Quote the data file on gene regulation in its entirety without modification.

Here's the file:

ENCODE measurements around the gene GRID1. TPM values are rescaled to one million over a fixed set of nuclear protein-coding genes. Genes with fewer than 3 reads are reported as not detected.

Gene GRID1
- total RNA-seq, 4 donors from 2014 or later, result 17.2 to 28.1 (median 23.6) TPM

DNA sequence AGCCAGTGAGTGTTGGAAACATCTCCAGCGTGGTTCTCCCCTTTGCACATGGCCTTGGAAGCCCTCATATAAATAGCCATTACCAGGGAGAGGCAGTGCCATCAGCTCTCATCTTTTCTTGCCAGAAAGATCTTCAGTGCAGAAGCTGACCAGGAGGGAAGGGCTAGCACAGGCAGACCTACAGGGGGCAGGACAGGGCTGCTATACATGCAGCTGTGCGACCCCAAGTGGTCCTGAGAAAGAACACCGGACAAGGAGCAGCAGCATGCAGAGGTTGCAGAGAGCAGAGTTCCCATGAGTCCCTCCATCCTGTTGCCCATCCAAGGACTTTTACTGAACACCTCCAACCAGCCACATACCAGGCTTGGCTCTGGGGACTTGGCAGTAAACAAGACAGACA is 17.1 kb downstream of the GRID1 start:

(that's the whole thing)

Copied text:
ENCODE measurements around the gene GRID1. TPM values are rescaled to one million over a fixed set of nuclear protein-coding genes. Genes with fewer than 3 reads are reported as not detected.

Gene GRID1
- total RNA-seq, 4 donors from 2014 or later, result 17.2 to 28.1 (median 23.6) TPM

DNA sequence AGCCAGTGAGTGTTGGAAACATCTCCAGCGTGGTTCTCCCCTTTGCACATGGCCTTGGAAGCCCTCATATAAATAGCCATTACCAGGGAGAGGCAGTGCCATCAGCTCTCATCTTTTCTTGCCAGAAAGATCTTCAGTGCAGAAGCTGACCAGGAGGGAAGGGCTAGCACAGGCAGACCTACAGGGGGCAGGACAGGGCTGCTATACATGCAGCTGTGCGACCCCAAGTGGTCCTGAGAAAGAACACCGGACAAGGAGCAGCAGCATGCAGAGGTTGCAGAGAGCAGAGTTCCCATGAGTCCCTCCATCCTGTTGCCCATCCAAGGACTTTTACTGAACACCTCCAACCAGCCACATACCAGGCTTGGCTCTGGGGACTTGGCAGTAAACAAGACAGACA is 17.1 kb downstream of the GRID1 start: